Kokopelli, A Fun-Loving Guy
A medium sized Coyote and Kokopelli by artist Alan Pfeiffer are silhouetted at sunset on Capistrano beach. Source: (Photo by Bob Grieser/Los Angeles Times via Getty Images)
One of the most recognizable figures in Native American art of the Southwest is Kokopelli, the hump-backed flute player. Today, images of Kokopelli grace nearly every gift shop trinket, from t-shirts to keychains, to can koozies, to necklaces, to cellphone cases, and more. Kokopelli is so popular because he seems like a fun guy, dancing and playing his flute. But how much do you know about this Native American deity? Let’s explore Kokopelli’s backstory.
The Hopi and Anasazi Indians
Kokopelli is a mythical deity of the Hopi Indians of the American Southwest. Historians believe that the familiar image that we see of Kokopelli, with his rounded back, feathers in his hair, and his iconic flute, was actually borrowed by the Hopi from ancient Anasazi petroglyphs. The Anasazi were an ancient group of Native American who lived thousands of years ago in the Four Corners region. They were known for building elaborate Pueblos high in the cliffs and etching unique images into the cliff faces and canyons of the area.
The God of Mischief and Fun
Kokopelli, which means roughly ‘wooden back’ in the Hopi language, was a fun-loving deity. He presided over music and dancing. Images of him always show him playing his flute and the hump-back stance could be attributed to dancing. He was a symbol of happiness and joy and villagers rejoiced when they saw him coming to visit their village. According to the legends, Kokopelli would play his flute all night long and the people would dance and sing.
A Harbinger of Springtime Fertility
The Native American legends say that Kokopelli would travel from village to village, bringing spring with him. His flute music would melt the snow and turn the breezes warmer. The music he made, it was said, was like seeds spreading in the wind. By the time Kokopelli left the village, spring flowers were in bloom and crops were growing. This springtime fertility wasn’t limited to plant life. Kokopelli was said to oversee human fertility, too. When Kokopelli left the villages he visited, every young woman in the village would be pregnant.
A Hunchback or a Peddler?
While some people attribute Kokopelli’s rounded back as a festive dance move, others claim he was a happy-go-lucky hunchback. But there is one other theory. Some ideas put forth claim that the images we see of Kokopelli really show a peddler with a sack full of seeds slung over his shoulder. Historians have considered that Kokopelli legends may have originated from stories of ancient Aztec traveling merchants or peddlers, called Pochteca, who carried goods in large sacks on their backs. The silhouette of these hunched peddlers does, indeed, look like the familiar Kokopelli stance.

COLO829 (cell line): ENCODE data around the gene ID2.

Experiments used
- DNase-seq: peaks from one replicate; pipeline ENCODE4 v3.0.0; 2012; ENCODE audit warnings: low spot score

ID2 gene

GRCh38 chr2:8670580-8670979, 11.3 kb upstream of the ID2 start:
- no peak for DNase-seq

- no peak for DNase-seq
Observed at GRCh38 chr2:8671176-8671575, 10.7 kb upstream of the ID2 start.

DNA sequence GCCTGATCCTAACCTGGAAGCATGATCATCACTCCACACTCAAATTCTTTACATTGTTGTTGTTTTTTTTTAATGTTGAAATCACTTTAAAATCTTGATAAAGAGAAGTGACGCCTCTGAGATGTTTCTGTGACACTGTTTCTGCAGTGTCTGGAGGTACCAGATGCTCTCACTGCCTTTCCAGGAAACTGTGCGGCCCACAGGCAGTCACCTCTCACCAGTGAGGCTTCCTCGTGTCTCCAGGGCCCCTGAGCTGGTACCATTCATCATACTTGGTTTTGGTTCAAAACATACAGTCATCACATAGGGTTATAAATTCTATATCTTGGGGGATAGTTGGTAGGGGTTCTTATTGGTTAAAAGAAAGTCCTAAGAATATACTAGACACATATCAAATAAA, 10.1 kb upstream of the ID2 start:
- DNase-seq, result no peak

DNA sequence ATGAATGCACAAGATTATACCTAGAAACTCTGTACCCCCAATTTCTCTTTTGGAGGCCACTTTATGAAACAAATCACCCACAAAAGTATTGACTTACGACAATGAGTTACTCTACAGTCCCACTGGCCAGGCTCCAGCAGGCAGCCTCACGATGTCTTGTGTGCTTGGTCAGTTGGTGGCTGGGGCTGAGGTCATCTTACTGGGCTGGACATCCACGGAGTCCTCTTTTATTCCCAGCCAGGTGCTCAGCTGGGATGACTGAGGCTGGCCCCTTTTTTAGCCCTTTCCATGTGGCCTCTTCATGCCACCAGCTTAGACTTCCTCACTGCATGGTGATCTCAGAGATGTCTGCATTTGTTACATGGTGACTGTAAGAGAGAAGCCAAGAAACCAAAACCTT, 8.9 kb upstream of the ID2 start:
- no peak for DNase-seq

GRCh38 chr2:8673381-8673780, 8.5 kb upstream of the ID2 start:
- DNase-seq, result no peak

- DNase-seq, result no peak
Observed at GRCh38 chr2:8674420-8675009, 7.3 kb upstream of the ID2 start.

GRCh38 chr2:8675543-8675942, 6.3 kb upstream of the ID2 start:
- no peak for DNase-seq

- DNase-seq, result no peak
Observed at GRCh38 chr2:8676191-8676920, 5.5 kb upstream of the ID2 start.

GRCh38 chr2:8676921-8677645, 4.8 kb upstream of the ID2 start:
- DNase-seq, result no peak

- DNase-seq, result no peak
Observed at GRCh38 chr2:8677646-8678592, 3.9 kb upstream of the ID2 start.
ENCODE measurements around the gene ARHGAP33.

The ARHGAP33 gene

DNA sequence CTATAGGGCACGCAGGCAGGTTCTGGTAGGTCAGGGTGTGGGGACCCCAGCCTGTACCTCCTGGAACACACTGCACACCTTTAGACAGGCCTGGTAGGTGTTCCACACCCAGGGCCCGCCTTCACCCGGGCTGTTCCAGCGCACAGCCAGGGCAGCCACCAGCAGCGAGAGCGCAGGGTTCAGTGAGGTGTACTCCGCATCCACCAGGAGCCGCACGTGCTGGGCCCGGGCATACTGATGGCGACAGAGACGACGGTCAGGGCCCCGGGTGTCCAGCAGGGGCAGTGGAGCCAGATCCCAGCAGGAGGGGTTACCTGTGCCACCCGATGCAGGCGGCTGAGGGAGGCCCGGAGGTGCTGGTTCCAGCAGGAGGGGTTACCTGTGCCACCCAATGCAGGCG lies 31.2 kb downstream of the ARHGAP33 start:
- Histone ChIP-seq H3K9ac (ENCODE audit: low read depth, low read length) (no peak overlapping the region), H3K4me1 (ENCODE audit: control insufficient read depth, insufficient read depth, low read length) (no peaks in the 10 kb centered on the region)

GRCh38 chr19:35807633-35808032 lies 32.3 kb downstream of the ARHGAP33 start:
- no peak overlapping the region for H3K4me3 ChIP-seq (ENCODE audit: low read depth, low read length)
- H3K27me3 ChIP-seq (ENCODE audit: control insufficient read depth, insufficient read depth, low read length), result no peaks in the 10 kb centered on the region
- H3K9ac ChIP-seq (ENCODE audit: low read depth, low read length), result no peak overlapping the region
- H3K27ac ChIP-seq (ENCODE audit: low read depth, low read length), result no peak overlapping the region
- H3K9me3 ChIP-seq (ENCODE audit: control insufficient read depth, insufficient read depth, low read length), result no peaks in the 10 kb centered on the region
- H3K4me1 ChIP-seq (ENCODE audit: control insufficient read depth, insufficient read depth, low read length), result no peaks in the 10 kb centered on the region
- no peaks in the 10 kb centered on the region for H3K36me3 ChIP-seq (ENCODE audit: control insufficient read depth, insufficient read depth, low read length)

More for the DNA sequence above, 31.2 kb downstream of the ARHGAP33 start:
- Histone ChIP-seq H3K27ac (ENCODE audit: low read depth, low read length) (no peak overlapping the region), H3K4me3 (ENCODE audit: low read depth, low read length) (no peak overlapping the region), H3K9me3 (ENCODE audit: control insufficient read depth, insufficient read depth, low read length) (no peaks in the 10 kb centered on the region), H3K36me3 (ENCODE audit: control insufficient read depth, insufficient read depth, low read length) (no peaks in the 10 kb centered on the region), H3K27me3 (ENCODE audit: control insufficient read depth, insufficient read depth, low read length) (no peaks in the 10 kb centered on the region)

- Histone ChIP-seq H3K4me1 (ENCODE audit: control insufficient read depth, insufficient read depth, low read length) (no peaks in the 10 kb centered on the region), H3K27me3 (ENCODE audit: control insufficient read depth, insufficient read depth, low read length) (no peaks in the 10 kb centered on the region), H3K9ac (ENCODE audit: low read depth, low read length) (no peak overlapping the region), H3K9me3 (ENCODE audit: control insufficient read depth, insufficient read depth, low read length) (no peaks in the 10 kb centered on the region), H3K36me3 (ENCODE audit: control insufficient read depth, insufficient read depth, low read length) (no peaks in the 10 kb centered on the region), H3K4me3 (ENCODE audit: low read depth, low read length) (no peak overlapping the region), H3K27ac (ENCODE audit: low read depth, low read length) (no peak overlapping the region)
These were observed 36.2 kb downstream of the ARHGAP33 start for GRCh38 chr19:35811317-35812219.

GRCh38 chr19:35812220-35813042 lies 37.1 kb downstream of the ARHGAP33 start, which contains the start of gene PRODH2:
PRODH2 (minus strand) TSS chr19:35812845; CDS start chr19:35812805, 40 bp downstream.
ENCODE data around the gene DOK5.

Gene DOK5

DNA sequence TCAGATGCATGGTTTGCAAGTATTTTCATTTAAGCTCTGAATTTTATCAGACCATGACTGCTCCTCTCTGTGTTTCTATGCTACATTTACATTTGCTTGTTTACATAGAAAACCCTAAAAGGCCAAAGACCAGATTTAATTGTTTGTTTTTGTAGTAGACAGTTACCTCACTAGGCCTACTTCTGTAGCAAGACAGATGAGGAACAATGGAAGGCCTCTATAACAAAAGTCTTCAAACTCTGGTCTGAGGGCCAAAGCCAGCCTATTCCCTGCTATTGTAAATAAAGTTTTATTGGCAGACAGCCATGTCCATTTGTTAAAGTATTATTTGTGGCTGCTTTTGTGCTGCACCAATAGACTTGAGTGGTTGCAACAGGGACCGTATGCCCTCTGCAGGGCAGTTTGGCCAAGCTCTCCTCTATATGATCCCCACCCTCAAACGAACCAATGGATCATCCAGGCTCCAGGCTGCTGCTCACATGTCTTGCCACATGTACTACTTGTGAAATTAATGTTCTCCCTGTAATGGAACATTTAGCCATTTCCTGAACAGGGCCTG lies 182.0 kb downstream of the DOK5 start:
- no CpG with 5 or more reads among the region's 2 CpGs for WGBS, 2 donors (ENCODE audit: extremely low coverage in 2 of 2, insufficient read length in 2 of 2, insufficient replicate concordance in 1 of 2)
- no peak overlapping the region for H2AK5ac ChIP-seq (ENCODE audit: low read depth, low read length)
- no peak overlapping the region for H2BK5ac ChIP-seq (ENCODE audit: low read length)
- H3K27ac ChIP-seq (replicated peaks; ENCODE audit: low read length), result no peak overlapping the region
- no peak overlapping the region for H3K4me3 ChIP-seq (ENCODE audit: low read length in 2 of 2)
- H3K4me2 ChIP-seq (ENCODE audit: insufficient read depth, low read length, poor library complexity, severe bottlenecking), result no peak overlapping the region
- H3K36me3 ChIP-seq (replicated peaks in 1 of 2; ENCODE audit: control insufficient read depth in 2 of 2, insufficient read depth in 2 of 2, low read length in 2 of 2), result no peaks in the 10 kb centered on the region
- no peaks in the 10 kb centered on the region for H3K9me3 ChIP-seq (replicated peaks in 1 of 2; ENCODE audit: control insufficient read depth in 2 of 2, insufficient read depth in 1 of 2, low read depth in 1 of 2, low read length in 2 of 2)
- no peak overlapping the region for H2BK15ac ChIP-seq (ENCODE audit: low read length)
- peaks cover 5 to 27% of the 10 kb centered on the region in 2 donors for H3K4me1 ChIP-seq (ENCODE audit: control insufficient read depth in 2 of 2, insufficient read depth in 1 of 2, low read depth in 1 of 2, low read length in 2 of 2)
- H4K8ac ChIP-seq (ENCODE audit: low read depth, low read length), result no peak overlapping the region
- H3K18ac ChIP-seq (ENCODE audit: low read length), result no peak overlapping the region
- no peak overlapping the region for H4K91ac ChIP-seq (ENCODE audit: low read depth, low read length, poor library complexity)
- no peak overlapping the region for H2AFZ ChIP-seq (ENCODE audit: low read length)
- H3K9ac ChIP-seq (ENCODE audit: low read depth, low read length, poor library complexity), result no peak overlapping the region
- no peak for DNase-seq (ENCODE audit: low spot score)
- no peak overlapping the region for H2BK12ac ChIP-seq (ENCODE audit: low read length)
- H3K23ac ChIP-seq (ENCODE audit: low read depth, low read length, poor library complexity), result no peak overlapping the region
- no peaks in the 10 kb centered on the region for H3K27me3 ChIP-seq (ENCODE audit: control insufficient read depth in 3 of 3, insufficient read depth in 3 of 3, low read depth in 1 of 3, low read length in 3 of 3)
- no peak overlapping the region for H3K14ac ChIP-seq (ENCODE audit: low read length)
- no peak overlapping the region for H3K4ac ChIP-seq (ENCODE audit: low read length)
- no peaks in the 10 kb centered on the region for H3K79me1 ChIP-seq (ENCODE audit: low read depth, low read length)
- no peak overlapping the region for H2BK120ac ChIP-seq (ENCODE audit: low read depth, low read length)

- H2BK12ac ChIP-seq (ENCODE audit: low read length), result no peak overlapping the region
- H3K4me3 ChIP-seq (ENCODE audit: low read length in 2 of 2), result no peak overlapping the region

Pranks and Mischief
Kokopelli was often associated with friendly pranks and mischief. He was never destructive or mean-spirited in his pranks. They were all benign, such as emptying someone’s drink when they weren’t looking or landing a songbird on the head of a person. Occasionally, Kokopelli used his mischief to benefit himself. He would trick beautiful maidens into joining him in bed.
Was Kokopelli an Insect?
The Anazasi, or Ancient Ones, often carved images of human-insect hybrid beings. The creationist legends of the Hopi people talk about a race of insect men called the Mahus who helped to guide them from their previous home into their current homes, called the Fourth World. The myths of these insect people claim that they could heal themselves by playing music on their flutes. We see this idea carried over to Kokopelli who is said to have healing powers. Images of Kokopelli appear to show feathers protruding from the top of his head, but it could be antenna.
If Kokopelli was a Person, was He Ill?
More detailed images of Kokopelli from ancient times show him with turned in feet, knobby knees, and a protruding belly, along with the hunched back. Some present-day medical professionals believe that the drawings of Kokopelli actually show a person with deformities that are consistent with someone suffering from Pot’s Disease, a type of tuberculosis.
Kokopelli as a Symbol of a Good Time
Kokopelli’s reputation as a fun-loving guy, along with his whimsical dance pose, has made him a popular symbol for Native American touristy items. It is not hard to find images of Kokopelli in pop culture, particularly in the Southwest, where Kokopelli’s silhouette appears on tote bags, boxer shorts, shot glasses, notebooks, baseball caps, and more.
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